The good news: Jeff Luhnow has a plan.
The bad news: Everything may not follow his plan.
As news begins to leak about the Astros’ efforts to tie up some of their younger players, questions, concerns and criticisms are all sure to increase. And, since Luhnow doesn’t talk about his business openly, it leaves a lot to the imagination.
In other words, the unknown creates a fertile ground for rabbit trails, wild speculation and crazy conspiracy theories. One need look no further than Malaysia flight 370 to see that.
What Luhnow is searching for, however, can be boiled down to two words: cost certainty.
And here’s why.
With such a young base, including three #1 draft picks, Luhnow well knows that the chickens will come home to roost sooner than later. Like the old Fram oil filter commercial: You can pay me now or you can pay me later.
Fact is, later this decade, those proverbial chickens will come home to roost. Depending on how the Astros stack their roster in 2014-16, many of the younger players will hit arbitration in 2016-17 and free agency in 2019-20. For staggering reasons, the Astros want to delay George Springer‘s free agent season until after the 2020 season. Or cushion the blow with a team-friendly deal.
That’s exactly what Luhnow did with Jose Altuve, who signed a team friendly four-year/$12.5 million deal with two option seasons (2018-19) that could make the deal worth $25 million. Altuve would have been eligible for arbitration next season and free agency in 2017. Cost certainty at second base.
Just at a quick glance, here’s a list of players and their arbitration and free agent paydays.
- Jason Castro: 2014/2017.
- Jarred Cosart: 2017/2020.
- Brett Oberholtzer: 2017/2020.
- Springer: 2017/2020.
- Matt Dominguez: 2015/2018.
- Max Stassi: 2017/2020.
- Dallas Keuchel: 2016/2019.
- Chris Carter: 2015/2019.
- Brad Peacock: 2017/2020.
- Chia-Jen Lo: 2017/2020.
- Paul Clemens: 2017/2020.
- Robbie Grossman: 2017/2020.
- Jonathan Villar: 2017/2020.
- Josh Fields: 2016/2019.
Imagine a handful of other players whose clock could start later this year or in 2015: Mike Foltynewicz, Carlos Correa, Jonathan Singleton, Mark Appel, Domingo Santana, Delino DeShields and others. Suddenly, you see the bottleneck that awaits.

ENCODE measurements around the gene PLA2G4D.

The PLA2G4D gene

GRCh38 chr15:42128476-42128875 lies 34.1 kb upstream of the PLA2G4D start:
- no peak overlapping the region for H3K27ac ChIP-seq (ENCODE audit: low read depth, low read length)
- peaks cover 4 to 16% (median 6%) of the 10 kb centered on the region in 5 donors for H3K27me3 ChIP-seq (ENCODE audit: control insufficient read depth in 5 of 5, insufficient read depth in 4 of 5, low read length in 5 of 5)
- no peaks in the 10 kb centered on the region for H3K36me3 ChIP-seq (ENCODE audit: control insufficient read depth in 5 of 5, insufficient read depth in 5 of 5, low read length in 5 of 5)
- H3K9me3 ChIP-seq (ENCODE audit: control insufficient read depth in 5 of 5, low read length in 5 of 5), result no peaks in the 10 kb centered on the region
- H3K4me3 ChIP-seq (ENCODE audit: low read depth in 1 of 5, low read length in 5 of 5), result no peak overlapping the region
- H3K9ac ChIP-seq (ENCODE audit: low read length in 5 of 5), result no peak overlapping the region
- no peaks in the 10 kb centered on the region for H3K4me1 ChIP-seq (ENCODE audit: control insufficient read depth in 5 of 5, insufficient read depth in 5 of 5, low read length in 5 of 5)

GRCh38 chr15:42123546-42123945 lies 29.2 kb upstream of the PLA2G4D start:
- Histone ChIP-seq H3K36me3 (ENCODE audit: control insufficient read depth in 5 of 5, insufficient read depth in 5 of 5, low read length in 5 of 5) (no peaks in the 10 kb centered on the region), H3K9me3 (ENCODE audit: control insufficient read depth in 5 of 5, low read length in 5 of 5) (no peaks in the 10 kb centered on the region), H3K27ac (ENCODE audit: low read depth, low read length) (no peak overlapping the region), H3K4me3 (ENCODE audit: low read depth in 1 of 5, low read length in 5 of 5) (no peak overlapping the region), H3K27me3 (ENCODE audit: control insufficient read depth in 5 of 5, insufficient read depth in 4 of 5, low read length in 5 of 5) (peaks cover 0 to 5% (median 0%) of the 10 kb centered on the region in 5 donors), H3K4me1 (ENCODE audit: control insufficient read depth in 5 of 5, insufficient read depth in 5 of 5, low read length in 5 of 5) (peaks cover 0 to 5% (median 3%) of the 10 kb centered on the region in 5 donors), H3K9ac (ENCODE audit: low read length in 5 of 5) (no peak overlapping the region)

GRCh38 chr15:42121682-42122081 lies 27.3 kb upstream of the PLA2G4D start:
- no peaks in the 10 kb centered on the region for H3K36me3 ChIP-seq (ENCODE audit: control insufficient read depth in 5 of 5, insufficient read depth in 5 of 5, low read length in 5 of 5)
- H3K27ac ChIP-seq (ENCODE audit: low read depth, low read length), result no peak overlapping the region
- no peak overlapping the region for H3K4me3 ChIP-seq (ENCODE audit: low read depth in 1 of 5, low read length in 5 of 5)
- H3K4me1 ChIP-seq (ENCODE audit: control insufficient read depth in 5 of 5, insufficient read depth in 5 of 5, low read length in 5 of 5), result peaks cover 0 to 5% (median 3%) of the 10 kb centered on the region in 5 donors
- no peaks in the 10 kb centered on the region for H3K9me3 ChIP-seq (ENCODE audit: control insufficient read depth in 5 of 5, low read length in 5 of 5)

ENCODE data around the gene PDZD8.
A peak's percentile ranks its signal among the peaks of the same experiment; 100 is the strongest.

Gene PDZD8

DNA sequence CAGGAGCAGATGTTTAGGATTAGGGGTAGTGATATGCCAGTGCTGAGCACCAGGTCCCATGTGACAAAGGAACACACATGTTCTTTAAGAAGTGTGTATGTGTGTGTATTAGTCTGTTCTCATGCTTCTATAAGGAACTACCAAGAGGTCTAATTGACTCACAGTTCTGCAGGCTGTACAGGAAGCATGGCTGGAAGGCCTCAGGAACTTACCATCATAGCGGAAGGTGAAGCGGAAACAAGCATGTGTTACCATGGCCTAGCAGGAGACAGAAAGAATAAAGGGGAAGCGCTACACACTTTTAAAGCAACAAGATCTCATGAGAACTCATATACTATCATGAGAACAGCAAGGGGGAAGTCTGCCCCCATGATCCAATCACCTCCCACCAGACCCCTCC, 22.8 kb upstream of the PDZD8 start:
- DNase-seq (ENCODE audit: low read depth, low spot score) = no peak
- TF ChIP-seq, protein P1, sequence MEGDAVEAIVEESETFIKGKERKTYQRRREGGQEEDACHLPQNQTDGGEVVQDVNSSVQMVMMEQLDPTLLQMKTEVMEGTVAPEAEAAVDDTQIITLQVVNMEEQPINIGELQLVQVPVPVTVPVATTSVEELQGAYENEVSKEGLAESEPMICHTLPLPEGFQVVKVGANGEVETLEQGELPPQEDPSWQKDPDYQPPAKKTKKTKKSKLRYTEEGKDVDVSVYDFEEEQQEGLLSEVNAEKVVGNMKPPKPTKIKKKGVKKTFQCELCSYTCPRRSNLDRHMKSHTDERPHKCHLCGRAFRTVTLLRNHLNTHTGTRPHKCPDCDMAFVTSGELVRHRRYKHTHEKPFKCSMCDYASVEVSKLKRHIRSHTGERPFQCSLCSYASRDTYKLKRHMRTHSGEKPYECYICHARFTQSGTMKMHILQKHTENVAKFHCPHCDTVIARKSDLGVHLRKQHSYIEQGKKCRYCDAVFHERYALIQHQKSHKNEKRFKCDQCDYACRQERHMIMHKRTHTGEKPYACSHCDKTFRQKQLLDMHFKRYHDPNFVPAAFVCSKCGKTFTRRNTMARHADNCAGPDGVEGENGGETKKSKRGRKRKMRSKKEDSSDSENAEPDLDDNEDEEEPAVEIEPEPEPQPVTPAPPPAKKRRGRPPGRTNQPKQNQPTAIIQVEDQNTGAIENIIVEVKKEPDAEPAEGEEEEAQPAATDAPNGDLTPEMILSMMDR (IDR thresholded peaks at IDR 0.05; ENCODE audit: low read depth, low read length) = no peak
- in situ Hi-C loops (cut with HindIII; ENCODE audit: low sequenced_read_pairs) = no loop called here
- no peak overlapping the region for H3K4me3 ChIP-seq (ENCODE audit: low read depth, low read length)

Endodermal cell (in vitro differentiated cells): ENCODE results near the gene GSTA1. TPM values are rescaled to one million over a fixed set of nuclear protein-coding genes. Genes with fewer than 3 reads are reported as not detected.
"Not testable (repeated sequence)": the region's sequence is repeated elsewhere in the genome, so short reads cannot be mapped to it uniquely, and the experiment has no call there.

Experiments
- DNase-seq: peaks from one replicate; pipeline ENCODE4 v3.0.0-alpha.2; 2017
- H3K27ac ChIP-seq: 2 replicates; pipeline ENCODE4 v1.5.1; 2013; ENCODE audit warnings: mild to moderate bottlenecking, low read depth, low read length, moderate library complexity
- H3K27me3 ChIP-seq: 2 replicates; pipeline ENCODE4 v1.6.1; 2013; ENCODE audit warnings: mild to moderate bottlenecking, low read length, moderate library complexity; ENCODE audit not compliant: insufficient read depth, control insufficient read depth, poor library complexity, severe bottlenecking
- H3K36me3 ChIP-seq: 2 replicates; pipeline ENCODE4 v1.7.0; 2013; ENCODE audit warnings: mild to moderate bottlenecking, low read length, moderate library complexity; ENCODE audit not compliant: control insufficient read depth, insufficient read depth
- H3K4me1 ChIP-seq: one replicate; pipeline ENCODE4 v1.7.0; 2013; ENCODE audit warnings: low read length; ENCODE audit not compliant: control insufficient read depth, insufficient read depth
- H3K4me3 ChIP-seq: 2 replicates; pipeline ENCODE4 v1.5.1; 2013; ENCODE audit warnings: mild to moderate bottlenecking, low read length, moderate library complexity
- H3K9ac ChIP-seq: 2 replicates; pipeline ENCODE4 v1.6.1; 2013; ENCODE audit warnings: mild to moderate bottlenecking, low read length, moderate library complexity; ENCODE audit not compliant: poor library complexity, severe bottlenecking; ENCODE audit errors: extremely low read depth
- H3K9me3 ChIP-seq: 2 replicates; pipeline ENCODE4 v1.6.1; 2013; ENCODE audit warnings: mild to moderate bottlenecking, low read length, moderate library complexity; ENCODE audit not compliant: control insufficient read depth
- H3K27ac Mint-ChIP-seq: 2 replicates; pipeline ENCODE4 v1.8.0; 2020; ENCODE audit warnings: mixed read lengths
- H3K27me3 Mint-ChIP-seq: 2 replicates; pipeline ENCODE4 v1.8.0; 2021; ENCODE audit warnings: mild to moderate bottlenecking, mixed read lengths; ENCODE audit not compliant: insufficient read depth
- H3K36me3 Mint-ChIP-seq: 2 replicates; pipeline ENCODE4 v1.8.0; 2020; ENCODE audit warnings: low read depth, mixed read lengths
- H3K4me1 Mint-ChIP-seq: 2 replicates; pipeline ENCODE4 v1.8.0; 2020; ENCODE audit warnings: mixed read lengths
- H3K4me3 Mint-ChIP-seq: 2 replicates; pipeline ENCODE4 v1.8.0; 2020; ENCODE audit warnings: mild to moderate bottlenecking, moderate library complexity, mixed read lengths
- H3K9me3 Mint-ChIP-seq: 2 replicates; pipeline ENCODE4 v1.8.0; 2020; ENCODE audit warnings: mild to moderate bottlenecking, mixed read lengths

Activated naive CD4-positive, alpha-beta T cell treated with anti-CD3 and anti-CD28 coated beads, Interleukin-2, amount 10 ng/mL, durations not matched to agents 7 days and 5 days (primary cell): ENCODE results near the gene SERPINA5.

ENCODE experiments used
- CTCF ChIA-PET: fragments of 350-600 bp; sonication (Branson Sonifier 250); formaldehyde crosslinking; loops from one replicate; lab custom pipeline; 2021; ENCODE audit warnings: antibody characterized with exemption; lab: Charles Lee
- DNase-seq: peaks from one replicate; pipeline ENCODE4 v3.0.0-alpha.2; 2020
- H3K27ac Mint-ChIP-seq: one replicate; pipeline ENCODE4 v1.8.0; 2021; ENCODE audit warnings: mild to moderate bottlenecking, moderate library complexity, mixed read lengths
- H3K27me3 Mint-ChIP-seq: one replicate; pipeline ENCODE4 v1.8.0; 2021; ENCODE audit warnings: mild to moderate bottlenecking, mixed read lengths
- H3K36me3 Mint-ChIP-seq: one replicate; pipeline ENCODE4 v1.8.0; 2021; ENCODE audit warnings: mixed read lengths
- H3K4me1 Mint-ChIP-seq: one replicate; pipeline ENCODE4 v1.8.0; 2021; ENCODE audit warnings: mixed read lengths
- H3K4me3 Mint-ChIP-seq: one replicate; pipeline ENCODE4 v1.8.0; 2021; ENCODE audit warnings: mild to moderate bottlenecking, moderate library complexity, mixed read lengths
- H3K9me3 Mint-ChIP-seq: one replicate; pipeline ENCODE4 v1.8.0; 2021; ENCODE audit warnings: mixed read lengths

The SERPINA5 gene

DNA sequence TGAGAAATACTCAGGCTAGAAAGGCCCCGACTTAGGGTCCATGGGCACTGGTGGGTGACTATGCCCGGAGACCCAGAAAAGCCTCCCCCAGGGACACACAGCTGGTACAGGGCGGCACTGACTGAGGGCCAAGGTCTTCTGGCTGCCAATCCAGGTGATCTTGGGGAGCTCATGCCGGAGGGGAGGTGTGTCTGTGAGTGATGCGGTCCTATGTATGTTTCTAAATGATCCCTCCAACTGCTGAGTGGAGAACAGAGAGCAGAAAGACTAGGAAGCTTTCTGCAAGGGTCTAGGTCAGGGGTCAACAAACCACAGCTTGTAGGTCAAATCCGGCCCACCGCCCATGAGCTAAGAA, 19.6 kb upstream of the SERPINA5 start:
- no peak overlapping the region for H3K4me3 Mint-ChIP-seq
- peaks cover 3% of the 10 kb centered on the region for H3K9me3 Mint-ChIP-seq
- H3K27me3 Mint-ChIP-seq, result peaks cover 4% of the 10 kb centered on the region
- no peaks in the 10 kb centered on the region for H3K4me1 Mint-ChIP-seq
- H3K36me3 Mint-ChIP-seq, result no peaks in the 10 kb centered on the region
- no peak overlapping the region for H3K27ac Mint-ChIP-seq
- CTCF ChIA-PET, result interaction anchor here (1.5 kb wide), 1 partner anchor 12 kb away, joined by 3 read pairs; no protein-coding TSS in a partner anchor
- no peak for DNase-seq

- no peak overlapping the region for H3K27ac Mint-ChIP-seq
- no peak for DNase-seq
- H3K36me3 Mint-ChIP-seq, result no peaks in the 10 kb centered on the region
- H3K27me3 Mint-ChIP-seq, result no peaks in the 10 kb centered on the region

Luhnow is looking ahead and sees the traffic jam. He can wait until then to address it, but fans will complain loudly when the payroll reaches $100-$110 million and the Astros still have to trade players away because of budget.
By locking up only a few of the players perceived as core to avoid the bottleneck, the Astros can afford to spend more on free agents or future stars like Cosart, Springer, Correa et al.
It’s all about cost certainty. And, yes, it’s all about the business side in many cases.
But who would have thought Dominguez and Grossman would have been perceived as the core? Then again, who says there is that perception?
The Astros can reach cost certainty by locking up even non-star players, those who are solid producers or just above average. And, those who fit the makeup and locker room mentality, a huge part of the equation. Think about it: Often, it’s those players whose salaries are out of control. Is Michael Bourn really worth $13.5 million? Would you prefer to have Bud Norris at $5.3 million? Not that those are average players, but they aren’t the stars you build the team around either.
By giving Dominguez and Grossman 5-6 year deals worth, say, $12 million, the Astros provide those players some security and give the organization that cost certainty that will allow them to make major offers to the eventual stars (read: Correa, Appel, Springer, etc.).
Quite obviously, some players may be insulted at the offers, but Luhnow has to make the overtures and plan for the future. The future is not now, but the Astros could find themselves in a heap of trouble if they don’t plan for the future…now.
Since no one knows which of the players will be stars and which ones will simply be serviceable (or busts), it’s hard to nail down specific offers for specific players. The Astros could keep their payroll in the $50-$75 million range for the new 2-3 years, but if this group hits arbitration in 2017 and free agency in 2019-20, payroll will skyrocket to the point Houston could not keep everyone around.
Pick any two pitchers from the list above and any two of the position players. Imagine if they become top of the rotation guys or middle-of-the-order hitters. And, then they all hit arbitration in 2017 after being regulars for 3-4 years.
The payday could be huge and wreck the Astros’ budget. And, don’t give me that argument about Crane won’t spend. Frankly, the big payday is closer than you think. So is the $100 million payroll.
So, yes, the Luhnow plan is being rolled out behind closed doors. And the plan is to avoid the inevitable bottleneck.